by Steve Cushman

MOST SUMMER AFTERNOONS, in Florida, it stormed at some point between two and four. You’d see the palm trees start to sway from the hot wind, the change in the air pressure, and knew it was coming.

Sometimes I’d see my father sitting outside in one of our red and white striped lawn chairs, sipping a beer, and staring out across the pool and backyard. I wondered what he was looking for, when behind him, inside the house, was our family. Weren’t we enough? Perhaps we were, but he also needed alone time.

This one Sunday I saw him sitting out there as a storm approached. I wanted to call to my father to come in, that he might get struck by lightning, but knew he wouldn’t listen to me.

The wind continued to pick up and then the rain started, tick-tick-tick-tick, and it kept coming harder and harder.  He lifted his face to the sky, so the rain beat down on him. I could tell he was laughing from the rise and fall of his shoulders. The wind increased and a palm frond fell in one corner of the yard. Thunder, lightning, and still he sat there, face to the sky, as if to challenge the world and all it offered.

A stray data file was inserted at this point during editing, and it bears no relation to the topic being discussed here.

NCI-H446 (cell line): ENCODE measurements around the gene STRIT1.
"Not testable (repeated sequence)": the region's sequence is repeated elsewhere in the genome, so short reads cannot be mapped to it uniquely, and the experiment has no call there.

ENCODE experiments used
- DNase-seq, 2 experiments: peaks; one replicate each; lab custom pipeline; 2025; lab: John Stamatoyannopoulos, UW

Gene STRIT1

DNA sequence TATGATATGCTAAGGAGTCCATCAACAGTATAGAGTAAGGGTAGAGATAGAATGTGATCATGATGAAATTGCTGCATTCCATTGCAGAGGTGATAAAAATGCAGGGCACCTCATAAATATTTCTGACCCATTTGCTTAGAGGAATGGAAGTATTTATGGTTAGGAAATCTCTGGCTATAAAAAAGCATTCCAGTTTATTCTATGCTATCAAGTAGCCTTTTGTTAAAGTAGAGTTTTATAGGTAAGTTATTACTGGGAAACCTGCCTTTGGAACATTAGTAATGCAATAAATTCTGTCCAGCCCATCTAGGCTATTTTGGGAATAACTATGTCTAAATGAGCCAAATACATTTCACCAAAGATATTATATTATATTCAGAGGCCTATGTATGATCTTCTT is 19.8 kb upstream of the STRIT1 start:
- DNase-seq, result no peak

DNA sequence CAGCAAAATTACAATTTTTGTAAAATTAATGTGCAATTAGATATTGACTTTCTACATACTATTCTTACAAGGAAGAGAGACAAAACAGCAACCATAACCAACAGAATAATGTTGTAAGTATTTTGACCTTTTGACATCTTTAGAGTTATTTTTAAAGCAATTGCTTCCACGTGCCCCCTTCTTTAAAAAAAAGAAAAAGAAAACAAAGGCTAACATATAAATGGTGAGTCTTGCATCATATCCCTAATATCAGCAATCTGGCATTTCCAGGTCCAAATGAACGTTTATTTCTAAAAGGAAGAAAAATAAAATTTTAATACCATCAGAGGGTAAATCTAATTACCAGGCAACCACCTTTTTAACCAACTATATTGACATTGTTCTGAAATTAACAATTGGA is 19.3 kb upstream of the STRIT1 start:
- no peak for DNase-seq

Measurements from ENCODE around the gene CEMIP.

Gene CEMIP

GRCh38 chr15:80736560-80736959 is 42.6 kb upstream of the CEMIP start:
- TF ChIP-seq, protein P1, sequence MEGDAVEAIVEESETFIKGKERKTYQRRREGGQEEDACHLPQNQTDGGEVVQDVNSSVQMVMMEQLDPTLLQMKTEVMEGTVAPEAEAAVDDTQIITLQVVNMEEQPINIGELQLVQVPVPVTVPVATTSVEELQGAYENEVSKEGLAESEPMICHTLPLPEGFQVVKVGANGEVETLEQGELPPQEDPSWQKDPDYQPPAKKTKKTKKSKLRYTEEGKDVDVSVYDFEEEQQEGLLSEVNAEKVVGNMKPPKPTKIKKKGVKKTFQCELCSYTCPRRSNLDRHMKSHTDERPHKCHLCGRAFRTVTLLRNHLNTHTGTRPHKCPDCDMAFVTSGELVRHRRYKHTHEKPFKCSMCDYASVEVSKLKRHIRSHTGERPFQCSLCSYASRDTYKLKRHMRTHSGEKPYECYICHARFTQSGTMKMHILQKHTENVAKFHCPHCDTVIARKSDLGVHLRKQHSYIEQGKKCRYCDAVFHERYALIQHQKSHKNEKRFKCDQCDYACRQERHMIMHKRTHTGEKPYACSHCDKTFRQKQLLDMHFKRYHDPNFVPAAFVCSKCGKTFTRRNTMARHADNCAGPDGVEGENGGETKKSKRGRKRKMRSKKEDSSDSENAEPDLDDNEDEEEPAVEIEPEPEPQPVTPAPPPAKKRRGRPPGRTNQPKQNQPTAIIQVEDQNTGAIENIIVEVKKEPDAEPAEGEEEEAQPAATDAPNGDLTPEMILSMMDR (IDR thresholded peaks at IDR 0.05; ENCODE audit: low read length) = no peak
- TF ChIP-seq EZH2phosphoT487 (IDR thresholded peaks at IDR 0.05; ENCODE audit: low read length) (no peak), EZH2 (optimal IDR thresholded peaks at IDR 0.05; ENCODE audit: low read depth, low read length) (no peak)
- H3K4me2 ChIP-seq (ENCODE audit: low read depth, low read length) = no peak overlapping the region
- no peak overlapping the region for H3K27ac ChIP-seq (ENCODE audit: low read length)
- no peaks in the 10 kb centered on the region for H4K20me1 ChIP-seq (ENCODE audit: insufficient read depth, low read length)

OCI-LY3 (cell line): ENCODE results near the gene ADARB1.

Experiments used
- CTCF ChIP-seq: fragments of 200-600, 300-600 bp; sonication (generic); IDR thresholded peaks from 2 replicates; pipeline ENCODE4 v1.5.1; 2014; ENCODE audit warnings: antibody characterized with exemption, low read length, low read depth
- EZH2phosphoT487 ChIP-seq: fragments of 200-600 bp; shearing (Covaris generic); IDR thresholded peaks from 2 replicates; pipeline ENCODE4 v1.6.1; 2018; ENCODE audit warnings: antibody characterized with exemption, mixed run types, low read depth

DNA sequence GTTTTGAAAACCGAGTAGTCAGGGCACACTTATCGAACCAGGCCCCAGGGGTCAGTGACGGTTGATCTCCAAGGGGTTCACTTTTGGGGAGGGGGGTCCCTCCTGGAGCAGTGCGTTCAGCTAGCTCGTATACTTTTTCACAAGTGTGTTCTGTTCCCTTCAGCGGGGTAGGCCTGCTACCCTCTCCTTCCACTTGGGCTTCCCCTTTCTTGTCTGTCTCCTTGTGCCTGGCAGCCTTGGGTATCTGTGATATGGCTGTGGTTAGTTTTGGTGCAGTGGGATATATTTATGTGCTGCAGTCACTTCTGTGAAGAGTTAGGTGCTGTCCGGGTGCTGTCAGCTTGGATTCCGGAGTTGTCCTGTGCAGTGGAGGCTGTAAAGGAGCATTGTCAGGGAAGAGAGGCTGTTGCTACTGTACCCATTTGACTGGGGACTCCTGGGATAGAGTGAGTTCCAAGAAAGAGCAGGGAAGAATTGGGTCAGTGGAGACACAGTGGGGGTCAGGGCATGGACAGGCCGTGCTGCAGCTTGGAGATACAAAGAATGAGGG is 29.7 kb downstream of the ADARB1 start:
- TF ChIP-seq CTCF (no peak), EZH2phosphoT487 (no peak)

My heart thickened as I heard myself say come on, Dad, come inside, but still he sat there, arms outstretched, as the rain came in wave after wave. When he threw his empty beer can into the air, the wind blew it back behind him.

And then as quickly as it had come the rain stopped. The gray sky gave way to fast moving clouds and a blue sky and you could see steam rising off the pool deck.

My father stripped naked, confident no one could see him with our six-foot wooden fence, draped his clothes over the side of the pool, then dove in.  When he emerged, he leaned against the side, and looked back toward the house and me. He waved before lowering himself into the water. Though he’d done this a dozen times, I was afraid he might not resurface, but he did. Each time he waved to me upon surfacing, playing his own sort of game. One where only he knew the rules.


Steve Cushman is a novelist and poet in Greensboro, NC. He’s published three novels, including Portisville, which won the Novello Literary Award. His first poetry collection, How Birds Fly, is the winner of the Lena Shull Book Award. That Faraway Gaze is from an in-progress novel-in-flash.